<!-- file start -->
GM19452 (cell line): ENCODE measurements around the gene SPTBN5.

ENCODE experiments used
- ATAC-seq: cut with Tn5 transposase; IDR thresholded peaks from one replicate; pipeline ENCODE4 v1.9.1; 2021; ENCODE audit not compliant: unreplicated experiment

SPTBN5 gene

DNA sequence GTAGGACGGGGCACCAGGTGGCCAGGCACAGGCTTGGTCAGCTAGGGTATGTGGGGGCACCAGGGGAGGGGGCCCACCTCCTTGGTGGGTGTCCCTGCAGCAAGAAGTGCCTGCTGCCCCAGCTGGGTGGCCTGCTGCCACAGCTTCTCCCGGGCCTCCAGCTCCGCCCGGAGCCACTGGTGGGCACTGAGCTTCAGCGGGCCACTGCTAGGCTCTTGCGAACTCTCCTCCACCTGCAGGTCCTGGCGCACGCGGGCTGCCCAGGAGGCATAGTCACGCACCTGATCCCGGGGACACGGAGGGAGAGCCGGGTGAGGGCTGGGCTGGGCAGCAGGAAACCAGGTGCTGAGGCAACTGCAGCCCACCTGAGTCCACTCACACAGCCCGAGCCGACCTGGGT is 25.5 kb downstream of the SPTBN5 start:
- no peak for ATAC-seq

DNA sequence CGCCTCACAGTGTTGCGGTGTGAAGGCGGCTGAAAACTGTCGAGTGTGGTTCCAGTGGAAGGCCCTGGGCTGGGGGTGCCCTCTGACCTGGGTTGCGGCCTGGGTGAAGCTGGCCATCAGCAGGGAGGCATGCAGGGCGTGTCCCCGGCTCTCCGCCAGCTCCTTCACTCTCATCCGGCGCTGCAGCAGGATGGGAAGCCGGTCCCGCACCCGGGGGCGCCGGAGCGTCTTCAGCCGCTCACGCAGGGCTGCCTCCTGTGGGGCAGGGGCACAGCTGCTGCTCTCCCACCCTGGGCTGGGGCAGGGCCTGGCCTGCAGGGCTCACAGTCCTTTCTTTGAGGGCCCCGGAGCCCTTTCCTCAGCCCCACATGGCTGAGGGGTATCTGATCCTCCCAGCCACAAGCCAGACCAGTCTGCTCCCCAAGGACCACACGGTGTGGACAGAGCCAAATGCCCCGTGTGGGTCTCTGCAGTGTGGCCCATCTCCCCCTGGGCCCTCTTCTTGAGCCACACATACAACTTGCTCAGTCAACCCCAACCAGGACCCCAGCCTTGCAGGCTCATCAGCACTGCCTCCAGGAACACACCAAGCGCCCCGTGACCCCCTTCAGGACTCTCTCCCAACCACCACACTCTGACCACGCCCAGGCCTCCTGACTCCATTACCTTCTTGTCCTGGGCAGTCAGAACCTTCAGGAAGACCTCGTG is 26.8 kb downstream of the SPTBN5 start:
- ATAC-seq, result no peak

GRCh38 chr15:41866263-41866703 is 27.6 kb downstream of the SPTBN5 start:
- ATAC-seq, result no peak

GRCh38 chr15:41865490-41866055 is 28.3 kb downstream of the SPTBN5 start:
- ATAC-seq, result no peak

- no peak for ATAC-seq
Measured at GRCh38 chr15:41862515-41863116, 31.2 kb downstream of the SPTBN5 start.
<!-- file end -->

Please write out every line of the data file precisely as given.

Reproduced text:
GM19452 (cell line): ENCODE measurements around the gene SPTBN5.

ENCODE experiments used
- ATAC-seq: cut with Tn5 transposase; IDR thresholded peaks from one replicate; pipeline ENCODE4 v1.9.1; 2021; ENCODE audit not compliant: unreplicated experiment

SPTBN5 gene

DNA sequence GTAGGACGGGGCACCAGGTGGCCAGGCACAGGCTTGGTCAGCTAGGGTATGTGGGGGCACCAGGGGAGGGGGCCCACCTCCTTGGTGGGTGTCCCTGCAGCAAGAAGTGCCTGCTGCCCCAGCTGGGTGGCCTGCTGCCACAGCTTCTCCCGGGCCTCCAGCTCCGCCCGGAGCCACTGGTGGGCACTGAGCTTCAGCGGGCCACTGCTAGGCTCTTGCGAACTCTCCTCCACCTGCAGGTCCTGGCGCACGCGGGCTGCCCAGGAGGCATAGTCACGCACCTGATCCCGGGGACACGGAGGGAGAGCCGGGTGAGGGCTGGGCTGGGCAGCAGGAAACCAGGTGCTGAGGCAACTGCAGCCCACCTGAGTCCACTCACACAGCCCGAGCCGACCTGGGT is 25.5 kb downstream of the SPTBN5 start:
- no peak for ATAC-seq

DNA sequence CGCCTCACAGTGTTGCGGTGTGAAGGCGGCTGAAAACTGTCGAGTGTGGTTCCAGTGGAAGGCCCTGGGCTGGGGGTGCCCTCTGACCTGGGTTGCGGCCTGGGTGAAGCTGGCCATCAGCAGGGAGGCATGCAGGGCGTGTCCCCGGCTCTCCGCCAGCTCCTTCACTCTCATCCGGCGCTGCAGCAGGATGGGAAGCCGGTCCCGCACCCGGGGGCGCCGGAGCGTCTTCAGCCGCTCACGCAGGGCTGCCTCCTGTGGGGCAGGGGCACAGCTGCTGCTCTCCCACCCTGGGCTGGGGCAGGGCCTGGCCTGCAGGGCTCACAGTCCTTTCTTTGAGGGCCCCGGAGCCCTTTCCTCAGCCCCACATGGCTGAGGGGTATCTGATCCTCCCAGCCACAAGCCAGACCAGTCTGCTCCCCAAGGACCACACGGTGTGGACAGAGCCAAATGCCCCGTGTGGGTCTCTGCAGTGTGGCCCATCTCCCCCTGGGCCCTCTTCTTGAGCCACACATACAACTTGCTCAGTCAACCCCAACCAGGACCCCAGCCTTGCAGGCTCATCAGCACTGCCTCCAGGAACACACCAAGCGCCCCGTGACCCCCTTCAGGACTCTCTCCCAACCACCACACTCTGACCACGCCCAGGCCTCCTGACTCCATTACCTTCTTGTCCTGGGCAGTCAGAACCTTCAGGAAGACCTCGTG is 26.8 kb downstream of the SPTBN5 start:
- ATAC-seq, result no peak

GRCh38 chr15:41866263-41866703 is 27.6 kb downstream of the SPTBN5 start:
- ATAC-seq, result no peak

GRCh38 chr15:41865490-41866055 is 28.3 kb downstream of the SPTBN5 start:
- ATAC-seq, result no peak

- no peak for ATAC-seq
Measured at GRCh38 chr15:41862515-41863116, 31.2 kb downstream of the SPTBN5 start.